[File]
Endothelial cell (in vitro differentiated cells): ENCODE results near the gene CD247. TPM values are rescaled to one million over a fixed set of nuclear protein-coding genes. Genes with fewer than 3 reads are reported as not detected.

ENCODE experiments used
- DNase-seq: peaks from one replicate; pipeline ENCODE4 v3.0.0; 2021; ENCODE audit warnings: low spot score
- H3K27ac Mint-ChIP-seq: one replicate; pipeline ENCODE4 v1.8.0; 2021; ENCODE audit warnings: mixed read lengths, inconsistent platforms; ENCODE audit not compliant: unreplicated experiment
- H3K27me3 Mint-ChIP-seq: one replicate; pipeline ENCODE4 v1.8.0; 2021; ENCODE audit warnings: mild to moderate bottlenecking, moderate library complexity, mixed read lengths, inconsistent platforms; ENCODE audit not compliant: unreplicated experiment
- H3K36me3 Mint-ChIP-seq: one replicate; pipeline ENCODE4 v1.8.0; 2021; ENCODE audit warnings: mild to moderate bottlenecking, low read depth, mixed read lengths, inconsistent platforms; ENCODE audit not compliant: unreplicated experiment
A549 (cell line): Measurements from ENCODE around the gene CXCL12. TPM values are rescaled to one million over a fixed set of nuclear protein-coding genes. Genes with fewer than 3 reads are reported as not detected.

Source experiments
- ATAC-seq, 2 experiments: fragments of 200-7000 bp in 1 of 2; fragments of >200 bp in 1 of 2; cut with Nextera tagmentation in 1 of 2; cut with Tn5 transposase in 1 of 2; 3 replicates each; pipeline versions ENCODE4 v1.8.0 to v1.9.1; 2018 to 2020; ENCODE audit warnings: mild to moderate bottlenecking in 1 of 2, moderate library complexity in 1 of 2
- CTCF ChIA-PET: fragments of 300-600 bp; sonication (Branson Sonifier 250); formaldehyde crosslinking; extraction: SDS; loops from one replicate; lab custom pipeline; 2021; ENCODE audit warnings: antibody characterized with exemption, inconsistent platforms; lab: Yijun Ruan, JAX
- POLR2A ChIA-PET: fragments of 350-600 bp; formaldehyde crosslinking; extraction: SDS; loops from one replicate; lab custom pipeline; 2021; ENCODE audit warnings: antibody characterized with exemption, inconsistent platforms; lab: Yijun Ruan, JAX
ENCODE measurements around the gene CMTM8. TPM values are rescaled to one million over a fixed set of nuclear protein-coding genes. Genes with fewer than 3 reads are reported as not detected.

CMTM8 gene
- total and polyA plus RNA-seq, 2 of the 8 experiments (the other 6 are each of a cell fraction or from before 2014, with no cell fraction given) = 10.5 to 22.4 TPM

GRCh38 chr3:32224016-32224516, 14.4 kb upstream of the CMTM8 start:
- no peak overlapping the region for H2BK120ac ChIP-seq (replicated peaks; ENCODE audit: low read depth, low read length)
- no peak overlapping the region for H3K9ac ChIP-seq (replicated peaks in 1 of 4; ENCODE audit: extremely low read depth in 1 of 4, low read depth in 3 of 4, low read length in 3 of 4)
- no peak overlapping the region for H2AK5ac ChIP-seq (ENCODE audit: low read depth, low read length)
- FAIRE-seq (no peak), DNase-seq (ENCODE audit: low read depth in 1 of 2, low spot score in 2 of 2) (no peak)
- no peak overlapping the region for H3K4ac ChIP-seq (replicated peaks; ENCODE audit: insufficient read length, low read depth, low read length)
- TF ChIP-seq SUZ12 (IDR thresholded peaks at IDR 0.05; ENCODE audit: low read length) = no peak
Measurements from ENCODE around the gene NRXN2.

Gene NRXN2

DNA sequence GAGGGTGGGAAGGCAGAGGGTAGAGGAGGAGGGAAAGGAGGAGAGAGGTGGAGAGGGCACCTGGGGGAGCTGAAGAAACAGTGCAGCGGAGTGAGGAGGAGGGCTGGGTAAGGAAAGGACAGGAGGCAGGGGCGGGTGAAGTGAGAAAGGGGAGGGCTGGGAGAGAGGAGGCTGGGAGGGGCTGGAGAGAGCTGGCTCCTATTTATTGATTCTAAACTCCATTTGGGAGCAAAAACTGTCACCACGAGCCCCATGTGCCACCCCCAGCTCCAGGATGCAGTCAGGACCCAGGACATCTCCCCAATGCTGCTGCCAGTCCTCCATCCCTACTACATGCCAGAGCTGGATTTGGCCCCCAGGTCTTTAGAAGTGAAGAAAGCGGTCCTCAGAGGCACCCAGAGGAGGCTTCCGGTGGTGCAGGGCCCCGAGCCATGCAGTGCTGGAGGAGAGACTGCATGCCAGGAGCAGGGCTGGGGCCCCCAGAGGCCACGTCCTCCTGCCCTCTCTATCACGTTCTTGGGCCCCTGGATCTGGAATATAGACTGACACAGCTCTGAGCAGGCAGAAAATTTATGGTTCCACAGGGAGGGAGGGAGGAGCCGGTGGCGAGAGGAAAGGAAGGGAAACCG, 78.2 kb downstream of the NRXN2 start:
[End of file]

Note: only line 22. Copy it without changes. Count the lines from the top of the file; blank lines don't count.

Measurements from ENCODE around the gene NRXN2.